• The win-lose scenario is called, Fits of Peaks, suggesting both more great-power contentiousness (fits of pique) and destabilizing shifts in global energy profiles (akin to the imagined "peak oil" in supply, but here in terms of demand). In this narrative, the US is especially creative in setting up enclaved experiments (the example of letting Native American reservations do things that states cannot) that get around the usual environmental rule-sets. Here, Mexico becomes its own big NAFTA experiment, as the political system there, desperate over PEMEX's decline in oil, sets up a sister national energy company to pursue the fracking revolution and that entity becomes a magnet for investment and aggressive experimentation. Sensing a way to push the Free Trade of the Americas idea, the US uses the lure of cheap energy cooperation to reach out to Latin America in a geostrategically defensive move (good-bye Carter Doctrine focus on the Persian Gulf, and welcome back Monroe Doctrine's historical ambitions regarding the Western Hemisphere's economic and political integration). Yes, OPEC tries to fight back by keeping oil prices low, but the fracking revolution's main impulse (natural gas) still takes off magnificently, giving America a newfound geostrategic confidence that allows it to press China all the more on the negative aspects of its rise in East Asia. The Middle Kingdom, in turn, sensing that America is aggressively organizing the Western Hemisphere to its long-term economic advantage, attempts the same in East Asia. Thus, in an attempt to stave off one sort of strategic vulnerability, the US amplifies another, making this the "be careful what you wish for" scenario.
  • The win-win scenario is called, Now We're Cooking with Gas!, which is actually the old marketing catch phrase used in late-19th century America when pushing natural gas stoves as an ungrade to old wood-burning ones. More generally, the phrase has come to refer to a process that has experienced a significant increase in efficiency. Here we talk about the US and Canada coming together to finesse the environmental challenges in a responsible manner, allowing their companies to promote the technology worldwide to their own market advantage. As a result of the long-term boom in incredibly cheap natural gas, King Coal is dealt a death blow first in NorthAm and thereupon globally, as there's now no economic reason for not building gas-fired electricity generation plants almost exclusively (raising the question of what happens to nukes?). Over time, natural gas becomes so plentiful and cheap globally, that a portion of shale gas is siphoned off to gasoline production, so that even the gas-combustion half of hybrid cars are sourced by natural gas - in addition to the electricity part. This development proves a boon for the swapping out of pure gas-combustion automobiles with hybrids and natural-gas fired mass transportation vehicles. Over time, the explosion of cheap energy redefines the North American economic scene, leading to an industrial renaissance and a rebuilding of America's manufacturing industrial base. It also boosts NorthAm's competitive advantage in agriculture, befitting an increasingly voracious global middle class as global climate change stresses crop production in many of the world's emerging economic regions. In the end, all that academic speculation about looming "resource wars" proves to be just that, and the fracking revolution, well-played by North America, is the primary reason why.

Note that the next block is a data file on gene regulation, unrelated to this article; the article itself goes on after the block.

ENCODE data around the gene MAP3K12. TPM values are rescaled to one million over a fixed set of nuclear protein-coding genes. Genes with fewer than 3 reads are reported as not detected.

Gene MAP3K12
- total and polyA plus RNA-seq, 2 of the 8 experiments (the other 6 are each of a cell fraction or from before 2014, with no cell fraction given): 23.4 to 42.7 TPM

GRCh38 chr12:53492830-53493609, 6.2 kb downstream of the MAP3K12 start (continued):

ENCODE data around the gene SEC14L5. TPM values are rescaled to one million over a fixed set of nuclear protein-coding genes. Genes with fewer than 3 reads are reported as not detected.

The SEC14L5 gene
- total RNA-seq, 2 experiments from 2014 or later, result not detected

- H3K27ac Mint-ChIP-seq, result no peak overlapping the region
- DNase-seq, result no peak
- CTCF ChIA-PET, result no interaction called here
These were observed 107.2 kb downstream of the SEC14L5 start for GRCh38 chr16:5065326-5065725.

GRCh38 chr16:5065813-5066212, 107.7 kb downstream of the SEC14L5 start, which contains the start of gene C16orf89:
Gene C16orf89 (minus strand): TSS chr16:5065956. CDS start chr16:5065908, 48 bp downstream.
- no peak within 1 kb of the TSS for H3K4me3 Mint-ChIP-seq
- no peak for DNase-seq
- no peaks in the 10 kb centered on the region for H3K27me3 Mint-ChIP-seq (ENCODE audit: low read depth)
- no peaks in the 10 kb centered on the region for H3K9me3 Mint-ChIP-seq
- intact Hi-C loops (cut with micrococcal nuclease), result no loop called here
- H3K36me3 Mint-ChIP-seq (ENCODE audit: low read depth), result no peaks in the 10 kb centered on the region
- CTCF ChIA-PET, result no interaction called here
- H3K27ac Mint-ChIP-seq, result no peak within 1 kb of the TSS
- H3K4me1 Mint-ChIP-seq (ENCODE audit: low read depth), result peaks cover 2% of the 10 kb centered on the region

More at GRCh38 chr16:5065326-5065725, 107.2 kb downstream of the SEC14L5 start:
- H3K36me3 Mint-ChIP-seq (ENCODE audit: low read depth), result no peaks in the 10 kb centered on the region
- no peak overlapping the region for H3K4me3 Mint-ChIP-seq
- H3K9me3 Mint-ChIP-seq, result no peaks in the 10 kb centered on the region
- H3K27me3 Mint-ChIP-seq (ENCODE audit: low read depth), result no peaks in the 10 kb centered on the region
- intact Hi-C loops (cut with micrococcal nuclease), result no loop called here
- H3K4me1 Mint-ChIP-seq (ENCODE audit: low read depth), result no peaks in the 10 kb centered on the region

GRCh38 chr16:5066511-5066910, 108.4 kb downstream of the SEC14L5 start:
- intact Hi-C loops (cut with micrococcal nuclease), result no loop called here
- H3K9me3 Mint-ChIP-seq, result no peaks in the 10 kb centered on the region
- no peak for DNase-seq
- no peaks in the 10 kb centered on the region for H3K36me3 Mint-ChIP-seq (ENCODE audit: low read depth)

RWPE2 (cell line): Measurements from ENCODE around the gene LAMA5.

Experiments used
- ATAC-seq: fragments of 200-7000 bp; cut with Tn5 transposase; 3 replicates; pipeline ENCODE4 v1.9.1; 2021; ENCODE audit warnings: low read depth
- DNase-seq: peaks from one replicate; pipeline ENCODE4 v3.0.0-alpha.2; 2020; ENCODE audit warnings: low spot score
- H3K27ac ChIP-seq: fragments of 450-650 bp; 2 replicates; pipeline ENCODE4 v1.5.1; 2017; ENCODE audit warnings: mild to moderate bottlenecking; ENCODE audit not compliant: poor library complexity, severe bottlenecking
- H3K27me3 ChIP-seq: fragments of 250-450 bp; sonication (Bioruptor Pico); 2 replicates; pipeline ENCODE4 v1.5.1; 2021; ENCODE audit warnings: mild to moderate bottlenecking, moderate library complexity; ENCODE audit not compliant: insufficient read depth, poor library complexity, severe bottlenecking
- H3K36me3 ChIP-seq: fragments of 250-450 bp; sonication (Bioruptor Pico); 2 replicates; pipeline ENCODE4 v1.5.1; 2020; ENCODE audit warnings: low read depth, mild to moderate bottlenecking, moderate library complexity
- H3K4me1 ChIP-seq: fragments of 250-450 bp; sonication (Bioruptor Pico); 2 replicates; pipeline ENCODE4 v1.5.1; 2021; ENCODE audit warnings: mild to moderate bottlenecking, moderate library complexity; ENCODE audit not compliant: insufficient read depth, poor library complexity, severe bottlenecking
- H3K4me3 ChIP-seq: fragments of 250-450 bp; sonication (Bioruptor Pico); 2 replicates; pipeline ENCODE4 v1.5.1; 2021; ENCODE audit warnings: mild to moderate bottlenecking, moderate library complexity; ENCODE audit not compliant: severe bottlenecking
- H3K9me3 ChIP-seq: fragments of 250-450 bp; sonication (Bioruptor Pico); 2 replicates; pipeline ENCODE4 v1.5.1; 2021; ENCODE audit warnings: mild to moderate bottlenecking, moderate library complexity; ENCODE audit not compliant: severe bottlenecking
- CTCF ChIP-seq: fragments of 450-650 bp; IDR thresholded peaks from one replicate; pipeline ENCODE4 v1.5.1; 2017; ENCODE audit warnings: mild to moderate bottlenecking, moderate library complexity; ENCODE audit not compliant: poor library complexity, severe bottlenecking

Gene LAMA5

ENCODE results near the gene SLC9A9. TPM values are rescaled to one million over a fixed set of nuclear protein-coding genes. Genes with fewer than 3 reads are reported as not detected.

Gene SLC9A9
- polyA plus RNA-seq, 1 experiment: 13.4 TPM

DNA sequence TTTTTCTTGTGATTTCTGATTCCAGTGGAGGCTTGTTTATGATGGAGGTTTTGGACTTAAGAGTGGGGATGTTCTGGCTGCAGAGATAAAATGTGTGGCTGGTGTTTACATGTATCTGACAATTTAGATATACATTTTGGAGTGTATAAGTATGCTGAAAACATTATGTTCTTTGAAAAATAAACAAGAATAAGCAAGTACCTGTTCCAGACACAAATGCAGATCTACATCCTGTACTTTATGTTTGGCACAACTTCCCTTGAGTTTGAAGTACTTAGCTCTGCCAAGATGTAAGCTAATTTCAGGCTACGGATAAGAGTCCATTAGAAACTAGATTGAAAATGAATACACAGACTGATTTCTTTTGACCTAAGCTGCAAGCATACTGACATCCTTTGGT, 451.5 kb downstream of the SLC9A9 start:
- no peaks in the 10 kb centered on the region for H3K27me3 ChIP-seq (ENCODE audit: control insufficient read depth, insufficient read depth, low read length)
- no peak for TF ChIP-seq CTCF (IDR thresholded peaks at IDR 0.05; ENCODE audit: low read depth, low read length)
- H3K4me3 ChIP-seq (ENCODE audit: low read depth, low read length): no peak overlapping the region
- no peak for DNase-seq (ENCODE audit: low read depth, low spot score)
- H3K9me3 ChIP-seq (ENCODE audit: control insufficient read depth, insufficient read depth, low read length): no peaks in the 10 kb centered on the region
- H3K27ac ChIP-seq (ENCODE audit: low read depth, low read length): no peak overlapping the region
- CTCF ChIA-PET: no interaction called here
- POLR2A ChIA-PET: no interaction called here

Now, with the first week's scenario drill completed, the community moves on to brainstorming and competing their ideas regarding how this range of master narratives could impact the strategic interests of our six main characters: US (NorthAm), EU, China, India, Russia and Brazil.  Naturally, the fate of OPEC will loom throughout the proceedings.